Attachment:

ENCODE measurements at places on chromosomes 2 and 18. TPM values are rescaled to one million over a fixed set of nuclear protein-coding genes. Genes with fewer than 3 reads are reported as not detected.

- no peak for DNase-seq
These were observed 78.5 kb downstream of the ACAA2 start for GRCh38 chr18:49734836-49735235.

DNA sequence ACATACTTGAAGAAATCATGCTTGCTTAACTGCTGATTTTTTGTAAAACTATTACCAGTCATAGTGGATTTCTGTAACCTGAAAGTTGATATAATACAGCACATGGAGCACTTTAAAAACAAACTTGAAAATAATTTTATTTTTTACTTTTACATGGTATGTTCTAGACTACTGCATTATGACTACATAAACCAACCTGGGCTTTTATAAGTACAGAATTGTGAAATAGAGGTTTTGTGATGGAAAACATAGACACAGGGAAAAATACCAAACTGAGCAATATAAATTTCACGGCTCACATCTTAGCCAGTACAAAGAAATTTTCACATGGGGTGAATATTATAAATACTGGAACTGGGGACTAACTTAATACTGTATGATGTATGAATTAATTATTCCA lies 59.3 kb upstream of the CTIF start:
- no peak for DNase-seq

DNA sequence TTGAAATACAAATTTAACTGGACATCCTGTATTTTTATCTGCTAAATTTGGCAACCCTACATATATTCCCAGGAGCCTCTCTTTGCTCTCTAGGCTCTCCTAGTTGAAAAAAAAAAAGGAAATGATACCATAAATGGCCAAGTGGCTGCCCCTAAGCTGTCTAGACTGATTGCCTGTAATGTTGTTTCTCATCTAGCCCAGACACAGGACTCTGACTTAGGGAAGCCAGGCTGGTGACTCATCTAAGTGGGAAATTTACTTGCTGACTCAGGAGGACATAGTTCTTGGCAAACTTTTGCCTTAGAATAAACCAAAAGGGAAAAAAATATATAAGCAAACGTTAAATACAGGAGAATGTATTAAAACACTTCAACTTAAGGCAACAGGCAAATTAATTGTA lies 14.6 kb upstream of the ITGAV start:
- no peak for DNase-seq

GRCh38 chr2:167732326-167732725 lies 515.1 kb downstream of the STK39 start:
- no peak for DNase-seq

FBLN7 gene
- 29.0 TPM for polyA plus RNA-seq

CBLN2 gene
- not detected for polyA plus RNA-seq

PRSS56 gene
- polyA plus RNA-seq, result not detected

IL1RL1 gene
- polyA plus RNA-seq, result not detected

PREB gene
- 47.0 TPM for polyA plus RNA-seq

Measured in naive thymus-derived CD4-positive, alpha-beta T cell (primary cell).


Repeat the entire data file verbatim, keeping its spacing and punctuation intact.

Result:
ENCODE measurements at places on chromosomes 2 and 18. TPM values are rescaled to one million over a fixed set of nuclear protein-coding genes. Genes with fewer than 3 reads are reported as not detected.

- no peak for DNase-seq
These were observed 78.5 kb downstream of the ACAA2 start for GRCh38 chr18:49734836-49735235.

DNA sequence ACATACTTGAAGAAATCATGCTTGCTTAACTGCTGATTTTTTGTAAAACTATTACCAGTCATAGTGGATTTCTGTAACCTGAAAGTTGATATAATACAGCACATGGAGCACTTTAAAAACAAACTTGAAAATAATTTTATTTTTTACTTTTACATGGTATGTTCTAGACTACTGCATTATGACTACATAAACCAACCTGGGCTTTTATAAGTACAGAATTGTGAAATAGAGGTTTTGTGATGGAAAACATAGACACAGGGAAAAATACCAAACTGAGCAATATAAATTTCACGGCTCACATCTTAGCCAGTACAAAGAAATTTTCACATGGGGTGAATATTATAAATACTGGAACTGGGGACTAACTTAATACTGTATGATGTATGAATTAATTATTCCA lies 59.3 kb upstream of the CTIF start:
- no peak for DNase-seq

DNA sequence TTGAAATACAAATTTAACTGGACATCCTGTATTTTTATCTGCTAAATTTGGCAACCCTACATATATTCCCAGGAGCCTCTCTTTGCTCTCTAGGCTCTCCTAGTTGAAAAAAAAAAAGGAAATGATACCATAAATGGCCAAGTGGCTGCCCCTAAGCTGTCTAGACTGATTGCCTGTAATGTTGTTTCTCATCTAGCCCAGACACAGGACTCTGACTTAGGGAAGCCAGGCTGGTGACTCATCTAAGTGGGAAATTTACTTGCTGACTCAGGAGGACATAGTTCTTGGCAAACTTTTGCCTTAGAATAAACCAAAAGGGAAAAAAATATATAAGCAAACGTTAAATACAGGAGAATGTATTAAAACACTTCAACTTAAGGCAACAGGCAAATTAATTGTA lies 14.6 kb upstream of the ITGAV start:
- no peak for DNase-seq

GRCh38 chr2:167732326-167732725 lies 515.1 kb downstream of the STK39 start:
- no peak for DNase-seq

FBLN7 gene
- 29.0 TPM for polyA plus RNA-seq

CBLN2 gene
- not detected for polyA plus RNA-seq

PRSS56 gene
- polyA plus RNA-seq, result not detected

IL1RL1 gene
- polyA plus RNA-seq, result not detected

PREB gene
- 47.0 TPM for polyA plus RNA-seq

Measured in naive thymus-derived CD4-positive, alpha-beta T cell (primary cell).